Fractals are exquisite structures produced by nature, hiding in plain sight all around us.

They are tricky to define precisely, though most are linked by a set of four common fractal features: infinite intricacy, zoom symmetry, complexity from simplicity and fractional dimensions – all of which will be explained below.

The next fern you encounter will provide a great illustration of these features if you pause for a closer look. First, notice that the shape of the fern is intricately detailed. Remarkably, you can see that the leaves are shaped like little copies of the branches.

In fact, the entire fern is mostly built up from the same basic shape repeated over and over again at ever smaller scales. Most astonishing of all, fractal mathematics reveals that this humble fern leaf is neither a one- nor an two-dimensional shape, but hovers somewhere in-between.

Exactly what shape does this fern have?

The classical Euclidean geometry taught in high-school leaves us at a loss to answer this simple question. Though cylinders and rectangles may be great for modelling the shapes of technology, there are precious few regular shapes to be found in the natural world.

How can we describe a fern as a precise mathematical shape? How can we build a mathematical model of this wonderful object? Enter a completely new world of beautiful shapes: a branch of mathematics known as fractal geometry.

## 1. Infinite Intricacy

Many patterns of nature are so irregular and fragmented that, compared withEuclid …Nature exhibits not simply a higher degree but an altogether different level of complexity. – Benoît Mandelbröt, The Fractal Geometry of Nature

In 1861, the discovery of the world’s first fractal sent shockwaves through the mathematical community.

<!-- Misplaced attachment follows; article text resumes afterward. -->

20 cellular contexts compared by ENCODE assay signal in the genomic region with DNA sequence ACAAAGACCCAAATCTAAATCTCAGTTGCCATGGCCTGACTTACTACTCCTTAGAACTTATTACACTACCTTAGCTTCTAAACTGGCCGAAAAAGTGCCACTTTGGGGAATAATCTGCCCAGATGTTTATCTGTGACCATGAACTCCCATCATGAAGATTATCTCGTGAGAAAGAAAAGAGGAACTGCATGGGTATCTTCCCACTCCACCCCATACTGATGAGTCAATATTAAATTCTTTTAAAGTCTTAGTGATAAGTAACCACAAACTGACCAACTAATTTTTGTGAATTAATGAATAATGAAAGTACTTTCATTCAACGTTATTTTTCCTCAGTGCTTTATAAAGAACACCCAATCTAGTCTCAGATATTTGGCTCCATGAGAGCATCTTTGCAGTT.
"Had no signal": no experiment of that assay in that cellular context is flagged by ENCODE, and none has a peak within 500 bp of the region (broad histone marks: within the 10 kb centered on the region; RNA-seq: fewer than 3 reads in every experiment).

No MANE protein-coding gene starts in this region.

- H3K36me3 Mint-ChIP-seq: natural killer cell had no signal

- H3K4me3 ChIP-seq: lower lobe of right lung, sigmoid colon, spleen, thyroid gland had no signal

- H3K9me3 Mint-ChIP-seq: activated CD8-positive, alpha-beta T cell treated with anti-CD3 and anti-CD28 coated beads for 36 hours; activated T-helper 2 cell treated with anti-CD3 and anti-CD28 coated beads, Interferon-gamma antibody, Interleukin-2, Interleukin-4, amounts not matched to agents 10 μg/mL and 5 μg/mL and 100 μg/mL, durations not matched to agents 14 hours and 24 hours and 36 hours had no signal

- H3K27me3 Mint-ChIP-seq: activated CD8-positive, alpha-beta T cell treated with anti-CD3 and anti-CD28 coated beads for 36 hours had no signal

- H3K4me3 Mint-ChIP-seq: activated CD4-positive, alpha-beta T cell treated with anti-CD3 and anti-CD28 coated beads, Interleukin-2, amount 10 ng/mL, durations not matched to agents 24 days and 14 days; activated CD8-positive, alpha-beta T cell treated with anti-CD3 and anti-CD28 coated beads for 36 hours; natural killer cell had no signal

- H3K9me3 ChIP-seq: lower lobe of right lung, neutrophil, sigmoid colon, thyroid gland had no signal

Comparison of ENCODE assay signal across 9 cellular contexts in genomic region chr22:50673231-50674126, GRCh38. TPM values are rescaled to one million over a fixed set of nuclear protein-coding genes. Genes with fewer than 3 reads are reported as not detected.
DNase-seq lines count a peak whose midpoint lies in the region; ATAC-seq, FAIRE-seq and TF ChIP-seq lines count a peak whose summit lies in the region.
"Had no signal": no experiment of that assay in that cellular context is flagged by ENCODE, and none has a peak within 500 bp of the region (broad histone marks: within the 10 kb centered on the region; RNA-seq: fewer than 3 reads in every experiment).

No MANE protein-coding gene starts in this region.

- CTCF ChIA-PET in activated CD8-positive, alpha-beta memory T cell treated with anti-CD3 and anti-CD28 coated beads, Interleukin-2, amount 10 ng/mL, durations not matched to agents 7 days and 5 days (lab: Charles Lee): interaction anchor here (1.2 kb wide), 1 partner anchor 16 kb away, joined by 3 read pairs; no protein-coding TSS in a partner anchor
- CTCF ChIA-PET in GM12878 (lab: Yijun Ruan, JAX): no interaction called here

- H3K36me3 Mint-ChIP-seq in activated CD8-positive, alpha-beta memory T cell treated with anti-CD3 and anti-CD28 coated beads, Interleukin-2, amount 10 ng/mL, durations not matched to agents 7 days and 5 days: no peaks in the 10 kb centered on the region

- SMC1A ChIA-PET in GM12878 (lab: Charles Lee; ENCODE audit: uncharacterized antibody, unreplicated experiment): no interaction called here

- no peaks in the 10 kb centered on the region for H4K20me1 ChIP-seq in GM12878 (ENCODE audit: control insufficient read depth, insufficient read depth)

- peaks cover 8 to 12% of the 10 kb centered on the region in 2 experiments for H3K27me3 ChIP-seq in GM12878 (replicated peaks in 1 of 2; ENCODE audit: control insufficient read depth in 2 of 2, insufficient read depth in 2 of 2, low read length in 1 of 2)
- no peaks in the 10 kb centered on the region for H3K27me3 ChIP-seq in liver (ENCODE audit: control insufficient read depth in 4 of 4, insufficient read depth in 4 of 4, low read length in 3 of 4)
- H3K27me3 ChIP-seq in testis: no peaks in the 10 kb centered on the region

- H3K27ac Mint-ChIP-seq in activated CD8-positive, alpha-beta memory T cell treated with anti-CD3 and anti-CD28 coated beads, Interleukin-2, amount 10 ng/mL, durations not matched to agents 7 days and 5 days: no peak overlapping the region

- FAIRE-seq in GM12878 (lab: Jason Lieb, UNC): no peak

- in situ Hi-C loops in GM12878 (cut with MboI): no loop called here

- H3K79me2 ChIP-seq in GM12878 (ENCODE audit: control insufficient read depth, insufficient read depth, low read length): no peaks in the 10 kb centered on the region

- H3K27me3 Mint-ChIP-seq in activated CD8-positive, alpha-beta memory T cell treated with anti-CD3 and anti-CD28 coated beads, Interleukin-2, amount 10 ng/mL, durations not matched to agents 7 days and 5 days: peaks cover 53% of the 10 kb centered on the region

If you pick up a pen and doodle a zig-zag, you should end up with a number of sharp corners connected by smooth lines. To show it could be done, the German mathematician Karl Weierstrass constructed a zig-zag that was so jagged, it was nothing *but* corners - the ultimate mathematical staccato.

No matter how many times the shape was magnified, any glimmer of a smooth line would invariably dissolve into a never-ending cascade of corners, packed ever-more tightly together. Weierstrass' shape had irregular details at every possible scale - the first key feature of a fractal shape.

Mathematicians labelled Weierstrass' shape as “pathological,” as it stood in defiance of the tried-and-tested tools of calculus that had been so painstakingly assembled over the previous few hundred years. It remained just a tantalising glimpse of a completely new kind of shape until modern computing power gave mathematicians the keys to the promised land.

## 2. Zoom Symmetry

I found myself, in other words, constructing a geometry … of things which had no geometry. – Benoît Mandelbröt, 1924-2010

The blossoming of fractal geometry into a new branch of mathematics is largely thanks to the Polish-born mathematician Benoît Mandelbröt and his seminal 1977 essay The Fractal Geometry of Nature.

Mandelbröt worked for IBM New York in the 1960s. With the company’s immense computing power at his disposal, he was able to explore the strange new world of fractals for the first time.

Perhaps the most famous fractal today is the Mandelbröt set (as shown below), named after its discoverer. To draw it exactly is impossible, but it can be approximated by painstakingly colouring each point in the plane separately.

To choose the right colour for a specific point, we apply a simple movement rule to the point over and over again and watch how long it takes for the point to “escape” off the page. Though practically impossible to create by hand, modern interactive applets (such as this one, created by British designer Paul Neave) allow you to create and explore these sets in real time.

These computer programs allow you to spot a new kind of symmetry associated with fractals. To mathematicians, a symmetry is an action that when applied to a shape will leave it looking (more or less) the same.

For instance, we say that a square has rotational symmetry because there’s no way to tell if a square has been spun around by 90 degrees when you weren’t looking.

The infinite intricacy of fractals permits them a completely new type of symmetry that isn’t found in ordinary shapes. Incredibly, zooming in on a small region of a fractal leaves you looking at the same shape you started with. Tiny bits of the fractal can look exactly the same as the whole.